“A company has 75 restaurants encompassing a certain theme, in a certain region of the country, and 25 of those restaurants have not been very successful perhaps because of their location, location of competitors, inability to hire good employees, type of labor market, or some other reason. The company is now going to put the 50 successful restaurants in a Newco and take it public. The staff would expect all 75 restaurants to be included in the historical carve-out financial statements until the other 25 have been sold or discontinued even though investors will only have an interest in the 50 successful restaurants since all of the restaurants (including the 25 unsuccessful) have been part of management’s track record. It is expected that in the future Newco will expand by opening new restaurants and not all of them will be successful.”
What’s been proposed?
On 7 March 2017, the FASB issued a proposed ASU, Compensation – Stock Compensation (Topic 718). The FASB issued this proposed ASU as a part of its Simplification Initiative to maintain or improve the usefulness of the information provided to the users of financial statements while reducing cost and complexity in financial reporting. Comments are due to the FASB by 5 June 2017.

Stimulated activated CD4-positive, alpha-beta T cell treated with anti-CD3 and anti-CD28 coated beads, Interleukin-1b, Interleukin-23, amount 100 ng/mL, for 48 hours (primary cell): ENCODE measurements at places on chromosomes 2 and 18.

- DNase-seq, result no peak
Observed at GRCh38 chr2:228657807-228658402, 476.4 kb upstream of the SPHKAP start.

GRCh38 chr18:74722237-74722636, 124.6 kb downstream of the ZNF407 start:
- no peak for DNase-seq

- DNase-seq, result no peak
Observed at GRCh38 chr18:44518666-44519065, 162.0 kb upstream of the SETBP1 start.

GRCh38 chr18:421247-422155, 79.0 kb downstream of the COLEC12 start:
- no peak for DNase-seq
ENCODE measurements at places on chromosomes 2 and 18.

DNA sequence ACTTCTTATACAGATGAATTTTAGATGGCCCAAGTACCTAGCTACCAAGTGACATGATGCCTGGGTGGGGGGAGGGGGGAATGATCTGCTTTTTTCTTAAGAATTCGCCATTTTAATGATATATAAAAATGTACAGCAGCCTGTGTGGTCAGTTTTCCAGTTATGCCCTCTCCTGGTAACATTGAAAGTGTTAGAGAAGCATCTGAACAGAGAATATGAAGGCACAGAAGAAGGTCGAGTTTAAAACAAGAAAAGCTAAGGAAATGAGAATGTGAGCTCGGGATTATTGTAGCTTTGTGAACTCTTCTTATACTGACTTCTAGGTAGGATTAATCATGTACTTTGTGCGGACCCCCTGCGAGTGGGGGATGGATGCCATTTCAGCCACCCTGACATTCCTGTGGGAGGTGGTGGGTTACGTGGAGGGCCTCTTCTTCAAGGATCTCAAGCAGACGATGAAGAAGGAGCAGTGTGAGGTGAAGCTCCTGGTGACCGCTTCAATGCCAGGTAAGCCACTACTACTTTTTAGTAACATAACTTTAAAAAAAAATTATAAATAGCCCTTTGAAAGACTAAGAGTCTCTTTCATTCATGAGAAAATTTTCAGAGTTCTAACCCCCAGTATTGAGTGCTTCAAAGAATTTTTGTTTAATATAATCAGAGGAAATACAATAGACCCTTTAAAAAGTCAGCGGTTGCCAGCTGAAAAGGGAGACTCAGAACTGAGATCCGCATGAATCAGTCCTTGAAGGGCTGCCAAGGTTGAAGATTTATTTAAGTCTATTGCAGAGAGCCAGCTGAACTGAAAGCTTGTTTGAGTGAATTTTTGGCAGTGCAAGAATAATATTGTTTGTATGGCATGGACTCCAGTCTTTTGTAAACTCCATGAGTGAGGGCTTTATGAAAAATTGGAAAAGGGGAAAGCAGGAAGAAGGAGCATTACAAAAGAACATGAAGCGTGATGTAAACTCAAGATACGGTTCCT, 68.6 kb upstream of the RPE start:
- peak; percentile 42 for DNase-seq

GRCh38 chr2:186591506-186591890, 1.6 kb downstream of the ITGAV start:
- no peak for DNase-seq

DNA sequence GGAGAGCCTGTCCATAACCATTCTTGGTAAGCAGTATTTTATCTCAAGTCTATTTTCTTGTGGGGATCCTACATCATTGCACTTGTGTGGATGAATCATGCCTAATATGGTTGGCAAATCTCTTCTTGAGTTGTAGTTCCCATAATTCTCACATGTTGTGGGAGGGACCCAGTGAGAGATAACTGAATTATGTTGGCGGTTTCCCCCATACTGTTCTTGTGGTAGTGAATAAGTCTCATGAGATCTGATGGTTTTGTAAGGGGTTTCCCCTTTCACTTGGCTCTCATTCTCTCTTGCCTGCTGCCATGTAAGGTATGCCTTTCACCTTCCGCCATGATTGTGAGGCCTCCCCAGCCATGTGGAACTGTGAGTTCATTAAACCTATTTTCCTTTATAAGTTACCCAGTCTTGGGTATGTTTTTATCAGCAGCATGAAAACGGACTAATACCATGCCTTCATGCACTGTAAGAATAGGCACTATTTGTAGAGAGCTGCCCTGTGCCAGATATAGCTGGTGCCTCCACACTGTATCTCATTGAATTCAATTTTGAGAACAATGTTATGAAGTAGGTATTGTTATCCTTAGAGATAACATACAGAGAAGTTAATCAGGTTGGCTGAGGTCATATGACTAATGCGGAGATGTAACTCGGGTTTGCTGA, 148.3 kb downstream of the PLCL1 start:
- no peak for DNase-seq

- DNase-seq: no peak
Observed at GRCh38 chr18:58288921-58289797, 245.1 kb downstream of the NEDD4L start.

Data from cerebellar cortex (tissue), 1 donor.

We can help
To have a more detailed assessment on how these standards, including the concepts surrounding carved out financials, will impact your organization, please contact our team below.
1Remarks by Leslie Overton, SEC Division of Corporation Finance, at the 2001 AICPA Annual National Conference on Current SEC Developments.